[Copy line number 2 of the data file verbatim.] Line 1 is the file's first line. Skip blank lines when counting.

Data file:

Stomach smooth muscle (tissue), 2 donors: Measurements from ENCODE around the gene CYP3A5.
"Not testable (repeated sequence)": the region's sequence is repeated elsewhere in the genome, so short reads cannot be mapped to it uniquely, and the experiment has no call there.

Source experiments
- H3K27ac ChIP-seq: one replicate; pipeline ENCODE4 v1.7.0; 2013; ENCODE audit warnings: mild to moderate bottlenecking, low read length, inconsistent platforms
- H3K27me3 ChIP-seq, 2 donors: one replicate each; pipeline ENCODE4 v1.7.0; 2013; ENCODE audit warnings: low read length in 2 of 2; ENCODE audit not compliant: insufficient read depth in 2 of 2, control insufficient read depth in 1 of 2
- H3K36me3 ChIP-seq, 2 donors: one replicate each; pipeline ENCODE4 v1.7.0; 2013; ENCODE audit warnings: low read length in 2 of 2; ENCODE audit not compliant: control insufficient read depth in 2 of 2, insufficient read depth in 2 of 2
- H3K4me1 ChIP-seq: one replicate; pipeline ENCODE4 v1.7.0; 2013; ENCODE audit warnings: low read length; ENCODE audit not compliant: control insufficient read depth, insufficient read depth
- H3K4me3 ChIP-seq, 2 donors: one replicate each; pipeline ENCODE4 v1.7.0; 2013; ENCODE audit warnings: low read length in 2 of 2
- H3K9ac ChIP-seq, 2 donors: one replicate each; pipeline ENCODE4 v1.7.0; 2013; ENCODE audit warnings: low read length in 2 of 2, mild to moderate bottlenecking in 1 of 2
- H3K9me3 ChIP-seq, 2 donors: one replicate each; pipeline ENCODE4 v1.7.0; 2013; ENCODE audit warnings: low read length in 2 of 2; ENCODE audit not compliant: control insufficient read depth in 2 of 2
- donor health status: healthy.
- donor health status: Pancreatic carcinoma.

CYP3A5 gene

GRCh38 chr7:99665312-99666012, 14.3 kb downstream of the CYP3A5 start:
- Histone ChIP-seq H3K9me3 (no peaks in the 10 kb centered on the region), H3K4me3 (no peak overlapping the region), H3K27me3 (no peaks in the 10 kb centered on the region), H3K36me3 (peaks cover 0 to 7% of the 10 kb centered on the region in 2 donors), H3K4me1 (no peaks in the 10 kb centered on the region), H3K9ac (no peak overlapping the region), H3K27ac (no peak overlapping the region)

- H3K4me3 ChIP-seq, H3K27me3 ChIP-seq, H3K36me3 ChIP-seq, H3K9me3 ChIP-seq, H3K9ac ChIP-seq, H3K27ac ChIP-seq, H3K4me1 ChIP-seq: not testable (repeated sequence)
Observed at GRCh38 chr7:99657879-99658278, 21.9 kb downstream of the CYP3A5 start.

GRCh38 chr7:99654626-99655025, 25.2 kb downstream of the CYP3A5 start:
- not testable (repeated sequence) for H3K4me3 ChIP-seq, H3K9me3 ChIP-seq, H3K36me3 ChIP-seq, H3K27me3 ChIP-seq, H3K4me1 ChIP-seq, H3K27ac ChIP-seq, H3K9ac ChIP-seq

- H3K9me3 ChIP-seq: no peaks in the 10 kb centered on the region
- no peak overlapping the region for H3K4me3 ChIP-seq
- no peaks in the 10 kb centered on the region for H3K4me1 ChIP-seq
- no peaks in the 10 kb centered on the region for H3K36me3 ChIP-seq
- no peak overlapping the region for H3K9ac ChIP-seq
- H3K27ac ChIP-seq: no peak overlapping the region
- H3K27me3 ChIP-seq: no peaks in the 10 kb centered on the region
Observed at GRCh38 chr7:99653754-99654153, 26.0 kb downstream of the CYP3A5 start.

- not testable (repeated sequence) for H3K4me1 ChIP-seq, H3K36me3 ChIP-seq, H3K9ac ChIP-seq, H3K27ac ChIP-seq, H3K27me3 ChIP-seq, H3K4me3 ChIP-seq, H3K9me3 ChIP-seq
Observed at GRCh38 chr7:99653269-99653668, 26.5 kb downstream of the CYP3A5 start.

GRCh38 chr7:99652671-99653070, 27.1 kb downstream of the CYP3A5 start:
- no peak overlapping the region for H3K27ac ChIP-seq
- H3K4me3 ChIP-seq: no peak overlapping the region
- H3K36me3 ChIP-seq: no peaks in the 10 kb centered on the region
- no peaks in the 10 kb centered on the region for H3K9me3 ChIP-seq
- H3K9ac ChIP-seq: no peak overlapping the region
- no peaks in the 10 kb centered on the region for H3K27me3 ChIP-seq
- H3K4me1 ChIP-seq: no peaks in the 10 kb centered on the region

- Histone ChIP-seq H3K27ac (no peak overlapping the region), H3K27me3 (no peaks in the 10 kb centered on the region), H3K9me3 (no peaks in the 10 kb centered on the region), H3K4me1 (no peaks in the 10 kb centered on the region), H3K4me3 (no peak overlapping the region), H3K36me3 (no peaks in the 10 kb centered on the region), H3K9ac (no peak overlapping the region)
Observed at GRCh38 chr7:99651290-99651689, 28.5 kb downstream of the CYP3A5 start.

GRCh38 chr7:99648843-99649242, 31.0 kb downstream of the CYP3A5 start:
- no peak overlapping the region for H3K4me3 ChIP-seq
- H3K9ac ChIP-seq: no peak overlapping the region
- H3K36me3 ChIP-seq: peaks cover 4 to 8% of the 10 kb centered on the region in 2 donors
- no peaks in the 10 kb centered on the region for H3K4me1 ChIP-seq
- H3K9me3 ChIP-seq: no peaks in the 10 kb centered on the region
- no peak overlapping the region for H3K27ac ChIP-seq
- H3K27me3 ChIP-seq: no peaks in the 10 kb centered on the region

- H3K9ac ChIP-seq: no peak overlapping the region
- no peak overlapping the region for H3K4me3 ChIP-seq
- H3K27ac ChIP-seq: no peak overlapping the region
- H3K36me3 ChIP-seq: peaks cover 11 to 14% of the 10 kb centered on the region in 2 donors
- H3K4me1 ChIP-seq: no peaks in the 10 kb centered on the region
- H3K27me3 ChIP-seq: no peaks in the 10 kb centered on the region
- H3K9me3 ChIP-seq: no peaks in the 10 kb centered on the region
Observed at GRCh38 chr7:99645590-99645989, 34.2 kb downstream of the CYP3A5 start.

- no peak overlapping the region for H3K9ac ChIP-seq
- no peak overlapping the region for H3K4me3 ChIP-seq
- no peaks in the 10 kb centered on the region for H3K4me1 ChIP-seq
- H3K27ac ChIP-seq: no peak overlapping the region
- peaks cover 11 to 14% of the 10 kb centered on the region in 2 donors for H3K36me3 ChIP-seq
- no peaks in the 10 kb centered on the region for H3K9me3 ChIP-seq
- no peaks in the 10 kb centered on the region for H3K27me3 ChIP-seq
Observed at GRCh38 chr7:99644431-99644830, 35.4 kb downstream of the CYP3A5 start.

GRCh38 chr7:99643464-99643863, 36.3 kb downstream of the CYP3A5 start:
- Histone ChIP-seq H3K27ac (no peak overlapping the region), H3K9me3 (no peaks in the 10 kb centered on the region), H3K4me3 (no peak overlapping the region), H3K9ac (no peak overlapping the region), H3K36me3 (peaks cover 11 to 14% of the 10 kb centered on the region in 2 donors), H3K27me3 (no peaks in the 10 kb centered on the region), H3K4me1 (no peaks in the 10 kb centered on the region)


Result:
"Not testable (repeated sequence)": the region's sequence is repeated elsewhere in the genome, so short reads cannot be mapped to it uniquely, and the experiment has no call there.